Months go by, and Mukunda and Malini’s relationship grows worse. Money is not coming in as well as Mukunda had expected. When he is at the baby’s doctor’s office one day, he flips through a magazine and is stunned to see a model who closely resembles Bakul. Malini notices that Mukunda tears out the picture and brings it home with him. This irritates her even more. Then Mukunda receives a wedding invitation from Nirmal: Bakul is getting married. The invitation was late in arriving, and Bakul is already someone else’s wife. Regardless, Mukunda decides he has to go to Songarh and see Bakul. He tells his wife he has to take an unexpected business trip that night. Malini grows increasingly suspicious.
When Mukunda arrives in Songarh, he goes immediately to Nirmal’s house. He is about to knock on the door when a window opens. He sees Bakul but backs away from the door before she notices him. He cannot face her. He runs back to the town and rents a room. He feels lost in an...
(The entire section is 572 words.)
Part 3, Chapter 5 Summary
Two years have passed, and Mukunda is doing well in his business. He has grown accustomed to his wife’s absence and feels somewhat guilty for being so comfortable in his new single life.
One day, he goes to visit Aangti’s office to gather some papers. While there, he notices an old woman sitting in a chair but does not recognize her. But when he walks outside, someone calls his name. It takes a while to remember him, but there standing in front of him was Suleiman, the Muslim man who had left Mukunda his house. The woman inside the office is Suleiman’s wife. They go out for tea and exchange stories of the past nine years. Suleiman tells Mukunda of the hardships they have endured. Many people died; Suleiman has lost many members of his family. He never knew where they would sleep or what they would eat from day to day. But now he has found a job in Calcutta and eventually will find another home.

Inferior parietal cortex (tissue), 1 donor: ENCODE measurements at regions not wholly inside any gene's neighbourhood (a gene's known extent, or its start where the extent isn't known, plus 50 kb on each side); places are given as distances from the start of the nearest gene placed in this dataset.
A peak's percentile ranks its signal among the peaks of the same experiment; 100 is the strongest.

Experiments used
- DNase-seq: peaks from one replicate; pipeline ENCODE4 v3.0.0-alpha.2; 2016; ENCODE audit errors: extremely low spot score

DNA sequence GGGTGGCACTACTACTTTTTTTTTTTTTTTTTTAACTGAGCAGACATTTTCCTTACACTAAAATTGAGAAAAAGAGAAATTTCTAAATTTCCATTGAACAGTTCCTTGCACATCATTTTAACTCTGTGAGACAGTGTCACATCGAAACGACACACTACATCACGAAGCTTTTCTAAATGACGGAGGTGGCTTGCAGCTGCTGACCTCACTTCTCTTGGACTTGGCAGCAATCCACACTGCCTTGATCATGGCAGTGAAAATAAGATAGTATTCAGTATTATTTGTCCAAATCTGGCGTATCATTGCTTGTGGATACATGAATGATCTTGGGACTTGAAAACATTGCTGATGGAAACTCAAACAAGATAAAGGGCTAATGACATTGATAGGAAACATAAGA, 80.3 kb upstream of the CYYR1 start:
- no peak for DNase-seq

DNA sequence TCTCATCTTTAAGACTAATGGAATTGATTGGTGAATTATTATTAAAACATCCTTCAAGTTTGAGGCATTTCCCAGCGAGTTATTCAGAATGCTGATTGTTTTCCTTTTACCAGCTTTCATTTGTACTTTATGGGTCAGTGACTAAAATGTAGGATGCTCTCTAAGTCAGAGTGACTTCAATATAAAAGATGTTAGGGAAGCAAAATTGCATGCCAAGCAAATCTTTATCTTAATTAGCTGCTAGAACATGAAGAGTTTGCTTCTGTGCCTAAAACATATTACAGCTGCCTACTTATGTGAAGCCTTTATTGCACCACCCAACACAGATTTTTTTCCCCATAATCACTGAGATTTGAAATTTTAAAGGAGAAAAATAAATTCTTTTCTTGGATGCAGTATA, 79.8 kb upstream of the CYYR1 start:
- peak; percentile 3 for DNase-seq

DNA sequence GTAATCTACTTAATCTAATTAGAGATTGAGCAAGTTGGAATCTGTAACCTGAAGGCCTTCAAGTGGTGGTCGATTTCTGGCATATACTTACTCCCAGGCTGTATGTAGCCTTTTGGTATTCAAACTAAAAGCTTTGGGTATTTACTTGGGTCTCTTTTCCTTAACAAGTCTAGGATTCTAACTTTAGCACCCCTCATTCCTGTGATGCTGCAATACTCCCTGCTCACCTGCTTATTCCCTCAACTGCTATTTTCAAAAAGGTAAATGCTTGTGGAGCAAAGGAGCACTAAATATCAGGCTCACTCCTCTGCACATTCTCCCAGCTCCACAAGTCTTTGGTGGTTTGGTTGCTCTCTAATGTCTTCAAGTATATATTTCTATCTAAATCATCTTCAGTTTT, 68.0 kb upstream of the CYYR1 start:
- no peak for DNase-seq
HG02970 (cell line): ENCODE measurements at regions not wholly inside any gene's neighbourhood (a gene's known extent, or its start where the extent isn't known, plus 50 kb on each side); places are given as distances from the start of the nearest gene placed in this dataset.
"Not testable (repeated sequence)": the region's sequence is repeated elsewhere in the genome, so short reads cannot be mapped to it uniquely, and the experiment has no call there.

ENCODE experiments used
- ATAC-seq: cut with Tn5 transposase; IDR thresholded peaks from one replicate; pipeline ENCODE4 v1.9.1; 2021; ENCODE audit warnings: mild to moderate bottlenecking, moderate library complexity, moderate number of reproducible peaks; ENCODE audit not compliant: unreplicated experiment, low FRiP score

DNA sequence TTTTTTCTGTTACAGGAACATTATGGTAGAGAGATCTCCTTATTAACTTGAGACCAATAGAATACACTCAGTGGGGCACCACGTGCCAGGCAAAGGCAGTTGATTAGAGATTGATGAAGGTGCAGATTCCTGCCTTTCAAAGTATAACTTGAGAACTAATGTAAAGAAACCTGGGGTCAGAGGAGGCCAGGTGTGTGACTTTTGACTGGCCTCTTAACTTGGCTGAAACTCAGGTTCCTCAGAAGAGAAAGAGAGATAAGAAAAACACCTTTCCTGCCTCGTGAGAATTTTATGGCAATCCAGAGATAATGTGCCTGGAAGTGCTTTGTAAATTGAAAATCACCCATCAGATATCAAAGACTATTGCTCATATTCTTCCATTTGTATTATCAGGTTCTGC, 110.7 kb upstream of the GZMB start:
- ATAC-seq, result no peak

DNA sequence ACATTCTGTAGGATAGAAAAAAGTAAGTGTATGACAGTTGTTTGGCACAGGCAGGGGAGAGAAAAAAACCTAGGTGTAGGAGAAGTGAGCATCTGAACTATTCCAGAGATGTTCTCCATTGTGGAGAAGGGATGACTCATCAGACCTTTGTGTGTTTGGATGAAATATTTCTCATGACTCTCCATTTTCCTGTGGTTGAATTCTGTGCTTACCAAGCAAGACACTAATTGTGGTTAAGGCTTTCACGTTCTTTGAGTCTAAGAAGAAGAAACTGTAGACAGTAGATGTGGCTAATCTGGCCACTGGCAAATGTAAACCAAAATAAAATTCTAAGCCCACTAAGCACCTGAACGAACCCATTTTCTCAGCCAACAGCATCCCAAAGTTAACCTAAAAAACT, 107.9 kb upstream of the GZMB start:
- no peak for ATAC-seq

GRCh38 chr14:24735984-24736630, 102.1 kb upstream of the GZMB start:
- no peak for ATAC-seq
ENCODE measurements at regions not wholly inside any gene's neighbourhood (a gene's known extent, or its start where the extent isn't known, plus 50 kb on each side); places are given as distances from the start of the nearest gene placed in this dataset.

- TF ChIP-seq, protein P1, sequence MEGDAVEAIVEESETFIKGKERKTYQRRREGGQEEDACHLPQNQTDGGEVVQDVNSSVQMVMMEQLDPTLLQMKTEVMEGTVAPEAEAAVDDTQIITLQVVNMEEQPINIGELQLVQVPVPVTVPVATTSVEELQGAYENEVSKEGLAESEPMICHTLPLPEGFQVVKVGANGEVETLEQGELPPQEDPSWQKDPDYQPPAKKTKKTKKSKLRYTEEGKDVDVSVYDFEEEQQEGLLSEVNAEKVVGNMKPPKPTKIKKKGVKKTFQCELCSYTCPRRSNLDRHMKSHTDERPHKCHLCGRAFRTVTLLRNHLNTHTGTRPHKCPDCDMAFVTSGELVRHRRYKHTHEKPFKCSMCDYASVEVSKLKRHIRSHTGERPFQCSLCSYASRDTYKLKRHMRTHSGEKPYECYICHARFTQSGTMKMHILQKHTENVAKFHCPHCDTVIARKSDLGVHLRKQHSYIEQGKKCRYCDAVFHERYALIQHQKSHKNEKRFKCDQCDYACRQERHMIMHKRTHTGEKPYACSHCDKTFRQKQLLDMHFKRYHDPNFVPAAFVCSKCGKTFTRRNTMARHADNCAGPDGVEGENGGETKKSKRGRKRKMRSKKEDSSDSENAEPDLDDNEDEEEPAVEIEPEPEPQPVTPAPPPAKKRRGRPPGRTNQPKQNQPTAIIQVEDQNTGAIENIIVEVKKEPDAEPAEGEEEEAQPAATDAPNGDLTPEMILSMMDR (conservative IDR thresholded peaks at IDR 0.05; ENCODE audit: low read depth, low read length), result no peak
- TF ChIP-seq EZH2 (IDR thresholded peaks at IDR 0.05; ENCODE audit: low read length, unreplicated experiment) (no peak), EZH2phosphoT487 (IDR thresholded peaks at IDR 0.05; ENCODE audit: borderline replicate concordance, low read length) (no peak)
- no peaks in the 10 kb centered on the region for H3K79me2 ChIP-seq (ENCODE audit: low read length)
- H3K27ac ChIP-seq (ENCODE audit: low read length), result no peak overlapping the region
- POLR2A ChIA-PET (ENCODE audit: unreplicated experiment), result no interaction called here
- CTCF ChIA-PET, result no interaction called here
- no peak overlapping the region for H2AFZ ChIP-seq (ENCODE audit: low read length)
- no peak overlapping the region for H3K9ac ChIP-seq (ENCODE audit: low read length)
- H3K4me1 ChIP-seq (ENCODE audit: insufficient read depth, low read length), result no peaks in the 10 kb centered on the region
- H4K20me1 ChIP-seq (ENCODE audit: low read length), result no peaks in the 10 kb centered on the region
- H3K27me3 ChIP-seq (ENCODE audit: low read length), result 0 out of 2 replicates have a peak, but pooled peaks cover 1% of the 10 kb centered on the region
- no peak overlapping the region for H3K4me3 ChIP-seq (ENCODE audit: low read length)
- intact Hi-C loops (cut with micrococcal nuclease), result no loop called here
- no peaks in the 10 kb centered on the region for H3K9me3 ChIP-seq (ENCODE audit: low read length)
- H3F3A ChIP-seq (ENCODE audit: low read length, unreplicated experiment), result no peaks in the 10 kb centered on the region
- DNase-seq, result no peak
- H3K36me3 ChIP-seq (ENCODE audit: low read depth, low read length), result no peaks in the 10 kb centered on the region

Mukunda does not provide the truth about what happened to the house. Instead he tells Suleiman that he came under financial problems and had to sell it or lose it all. Then he suggests that Suleiman and his wife come live with him. It is his turn to take care of them. He tells them he has no one else to care for. He does have a wife and son, he says, but they had to move back with her family because he has to travel so much.
Suleiman senses that Mukunda is lying but does not say anything. Instead, Suleiman insists that they have a place to stay and will do well for themselves. Mukunda helps them find the bus they need, and they say good-bye.
Many days pass, and one day the milkman knocks on Mukunda’s door and hands him a letter from Nirmal. Nirmal says that Bakul has gone to Manoharpur, to the house where she was born, because her grandfather has died. Others are claiming ownership of the house but Bakul is the rightful owner. She has only to find the legal papers to prove it. The papers are hidden somewhere inside the house. After reading the letter, Mukunda realizes that this is the house he had gone to see years ago with Aangti. That is why the name Manoharpur had sounded so familiar and the house made him feel as if he had known it his whole life: he had seen Bakul’s photographs of it. Mukunda wonders why Bakul is in Manoharpur all by herself and why her husband is not helping her.
When finally they are alone in the house by the river, Bakul tells Mukunda that she has found the title...
(The entire section is 578 words.)